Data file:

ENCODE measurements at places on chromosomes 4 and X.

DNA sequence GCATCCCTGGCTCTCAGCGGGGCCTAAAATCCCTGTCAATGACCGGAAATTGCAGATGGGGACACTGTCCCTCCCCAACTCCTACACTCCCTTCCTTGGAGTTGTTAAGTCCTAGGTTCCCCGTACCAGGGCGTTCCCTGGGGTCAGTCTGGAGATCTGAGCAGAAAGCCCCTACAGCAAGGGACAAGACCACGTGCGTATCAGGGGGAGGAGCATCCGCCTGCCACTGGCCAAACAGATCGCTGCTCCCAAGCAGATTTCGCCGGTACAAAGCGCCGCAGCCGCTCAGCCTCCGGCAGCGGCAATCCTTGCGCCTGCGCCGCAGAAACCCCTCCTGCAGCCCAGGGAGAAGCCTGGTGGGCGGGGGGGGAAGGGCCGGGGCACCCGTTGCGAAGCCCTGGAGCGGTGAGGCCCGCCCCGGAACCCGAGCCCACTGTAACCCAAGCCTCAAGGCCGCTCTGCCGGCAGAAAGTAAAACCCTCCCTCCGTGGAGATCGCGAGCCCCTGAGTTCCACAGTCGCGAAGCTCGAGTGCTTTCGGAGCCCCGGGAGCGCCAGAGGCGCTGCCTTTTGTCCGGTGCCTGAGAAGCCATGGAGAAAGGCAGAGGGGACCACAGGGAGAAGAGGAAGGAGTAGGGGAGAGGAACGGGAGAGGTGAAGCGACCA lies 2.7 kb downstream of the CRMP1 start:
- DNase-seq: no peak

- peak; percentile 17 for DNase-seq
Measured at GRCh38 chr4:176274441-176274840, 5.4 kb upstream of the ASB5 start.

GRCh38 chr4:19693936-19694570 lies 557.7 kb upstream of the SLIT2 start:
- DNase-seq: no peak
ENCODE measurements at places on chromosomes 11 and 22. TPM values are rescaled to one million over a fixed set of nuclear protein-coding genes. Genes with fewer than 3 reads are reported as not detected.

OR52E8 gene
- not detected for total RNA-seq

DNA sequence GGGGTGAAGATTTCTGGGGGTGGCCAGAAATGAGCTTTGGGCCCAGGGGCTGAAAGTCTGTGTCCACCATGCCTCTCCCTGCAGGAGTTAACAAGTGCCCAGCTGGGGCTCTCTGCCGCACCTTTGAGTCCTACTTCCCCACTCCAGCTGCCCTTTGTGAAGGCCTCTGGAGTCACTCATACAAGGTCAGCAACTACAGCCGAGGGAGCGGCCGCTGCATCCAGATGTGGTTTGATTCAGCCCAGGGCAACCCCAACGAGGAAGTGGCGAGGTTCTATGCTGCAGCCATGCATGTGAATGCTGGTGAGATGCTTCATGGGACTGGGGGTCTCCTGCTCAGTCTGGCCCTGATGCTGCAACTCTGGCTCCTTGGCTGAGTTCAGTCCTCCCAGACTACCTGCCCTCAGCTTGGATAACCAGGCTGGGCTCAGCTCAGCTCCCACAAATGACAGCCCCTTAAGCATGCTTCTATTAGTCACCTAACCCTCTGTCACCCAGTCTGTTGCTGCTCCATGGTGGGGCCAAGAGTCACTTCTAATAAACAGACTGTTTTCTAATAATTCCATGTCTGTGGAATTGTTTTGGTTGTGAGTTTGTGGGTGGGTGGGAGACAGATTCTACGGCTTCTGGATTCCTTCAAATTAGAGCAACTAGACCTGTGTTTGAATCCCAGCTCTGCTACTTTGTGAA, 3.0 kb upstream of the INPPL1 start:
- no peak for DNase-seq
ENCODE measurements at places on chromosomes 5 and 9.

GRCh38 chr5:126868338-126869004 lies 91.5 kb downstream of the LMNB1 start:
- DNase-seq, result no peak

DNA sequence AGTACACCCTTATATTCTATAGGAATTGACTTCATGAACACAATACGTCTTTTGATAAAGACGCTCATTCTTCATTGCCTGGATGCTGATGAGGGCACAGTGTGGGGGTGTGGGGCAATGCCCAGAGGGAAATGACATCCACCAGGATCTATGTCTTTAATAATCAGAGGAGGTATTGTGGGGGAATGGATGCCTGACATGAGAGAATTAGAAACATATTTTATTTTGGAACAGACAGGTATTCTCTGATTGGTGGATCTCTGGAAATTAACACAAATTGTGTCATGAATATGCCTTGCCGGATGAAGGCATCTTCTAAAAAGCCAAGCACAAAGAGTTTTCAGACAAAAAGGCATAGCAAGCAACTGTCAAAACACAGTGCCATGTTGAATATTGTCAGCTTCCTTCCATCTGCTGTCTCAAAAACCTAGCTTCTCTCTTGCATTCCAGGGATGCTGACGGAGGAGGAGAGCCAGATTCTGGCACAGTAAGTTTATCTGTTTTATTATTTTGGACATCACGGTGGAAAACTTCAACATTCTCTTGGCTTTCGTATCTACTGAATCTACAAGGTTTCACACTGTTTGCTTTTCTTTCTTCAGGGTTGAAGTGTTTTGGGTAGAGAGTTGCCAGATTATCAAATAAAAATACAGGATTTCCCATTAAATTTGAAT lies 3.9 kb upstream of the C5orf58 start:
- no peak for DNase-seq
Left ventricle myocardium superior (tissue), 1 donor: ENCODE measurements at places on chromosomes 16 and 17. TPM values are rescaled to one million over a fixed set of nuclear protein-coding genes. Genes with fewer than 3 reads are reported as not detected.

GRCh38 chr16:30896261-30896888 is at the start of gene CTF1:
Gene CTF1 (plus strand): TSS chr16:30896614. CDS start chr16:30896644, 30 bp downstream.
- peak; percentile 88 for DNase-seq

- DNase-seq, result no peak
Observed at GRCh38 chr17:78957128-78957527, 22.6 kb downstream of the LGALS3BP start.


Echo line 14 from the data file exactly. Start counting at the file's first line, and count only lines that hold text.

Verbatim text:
GRCh38 chr5:126868338-126869004 lies 91.5 kb downstream of the LMNB1 start: